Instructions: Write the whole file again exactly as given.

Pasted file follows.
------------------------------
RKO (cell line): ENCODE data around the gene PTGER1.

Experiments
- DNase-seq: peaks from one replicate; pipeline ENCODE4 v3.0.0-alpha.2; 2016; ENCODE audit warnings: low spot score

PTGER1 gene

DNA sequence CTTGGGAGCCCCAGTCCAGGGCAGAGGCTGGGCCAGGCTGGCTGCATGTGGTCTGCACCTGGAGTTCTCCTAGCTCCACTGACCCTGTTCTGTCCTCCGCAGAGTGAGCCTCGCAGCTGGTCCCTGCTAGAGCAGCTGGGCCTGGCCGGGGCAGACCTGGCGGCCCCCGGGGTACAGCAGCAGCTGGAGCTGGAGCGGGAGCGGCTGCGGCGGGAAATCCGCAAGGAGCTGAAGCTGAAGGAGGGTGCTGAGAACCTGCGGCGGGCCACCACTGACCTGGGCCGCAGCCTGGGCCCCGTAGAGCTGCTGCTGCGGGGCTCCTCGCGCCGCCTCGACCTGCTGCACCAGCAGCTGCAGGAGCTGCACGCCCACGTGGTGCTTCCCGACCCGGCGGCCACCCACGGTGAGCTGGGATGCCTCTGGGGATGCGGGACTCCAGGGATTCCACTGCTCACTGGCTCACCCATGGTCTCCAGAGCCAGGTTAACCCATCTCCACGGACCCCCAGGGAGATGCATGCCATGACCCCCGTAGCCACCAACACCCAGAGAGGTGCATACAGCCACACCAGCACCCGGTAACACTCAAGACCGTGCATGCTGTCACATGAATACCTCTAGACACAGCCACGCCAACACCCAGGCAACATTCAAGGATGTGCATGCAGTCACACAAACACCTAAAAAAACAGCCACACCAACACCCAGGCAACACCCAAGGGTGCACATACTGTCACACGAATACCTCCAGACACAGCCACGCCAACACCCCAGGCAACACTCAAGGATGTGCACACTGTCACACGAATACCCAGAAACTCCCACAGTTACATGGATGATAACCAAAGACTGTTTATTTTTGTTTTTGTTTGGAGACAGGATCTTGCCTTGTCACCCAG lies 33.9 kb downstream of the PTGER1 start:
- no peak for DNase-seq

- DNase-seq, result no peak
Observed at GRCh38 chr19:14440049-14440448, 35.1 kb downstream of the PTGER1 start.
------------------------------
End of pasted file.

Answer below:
RKO (cell line): ENCODE data around the gene PTGER1.

Experiments
- DNase-seq: peaks from one replicate; pipeline ENCODE4 v3.0.0-alpha.2; 2016; ENCODE audit warnings: low spot score

PTGER1 gene

DNA sequence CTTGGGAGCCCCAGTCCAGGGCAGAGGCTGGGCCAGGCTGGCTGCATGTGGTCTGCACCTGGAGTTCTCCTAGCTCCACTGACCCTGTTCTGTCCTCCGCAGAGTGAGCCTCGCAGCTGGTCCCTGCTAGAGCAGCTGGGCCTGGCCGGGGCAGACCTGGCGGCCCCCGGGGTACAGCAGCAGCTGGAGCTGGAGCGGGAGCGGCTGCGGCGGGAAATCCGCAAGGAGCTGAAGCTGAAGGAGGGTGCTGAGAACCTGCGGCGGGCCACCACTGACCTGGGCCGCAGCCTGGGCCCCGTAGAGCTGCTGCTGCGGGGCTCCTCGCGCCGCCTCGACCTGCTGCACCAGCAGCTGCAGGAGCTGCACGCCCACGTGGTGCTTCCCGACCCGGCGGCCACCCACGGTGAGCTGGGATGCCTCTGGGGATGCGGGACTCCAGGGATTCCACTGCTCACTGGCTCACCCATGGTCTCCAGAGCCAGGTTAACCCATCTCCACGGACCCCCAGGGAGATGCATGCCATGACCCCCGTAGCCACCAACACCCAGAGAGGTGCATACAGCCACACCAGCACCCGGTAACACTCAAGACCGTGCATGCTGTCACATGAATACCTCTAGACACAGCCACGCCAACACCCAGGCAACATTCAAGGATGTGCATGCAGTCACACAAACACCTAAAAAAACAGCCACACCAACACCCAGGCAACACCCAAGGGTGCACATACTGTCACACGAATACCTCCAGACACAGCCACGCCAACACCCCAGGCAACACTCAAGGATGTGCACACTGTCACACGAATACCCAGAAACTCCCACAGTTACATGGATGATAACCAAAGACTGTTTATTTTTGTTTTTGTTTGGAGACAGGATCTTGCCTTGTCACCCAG lies 33.9 kb downstream of the PTGER1 start:
- no peak for DNase-seq

- DNase-seq, result no peak
Observed at GRCh38 chr19:14440049-14440448, 35.1 kb downstream of the PTGER1 start.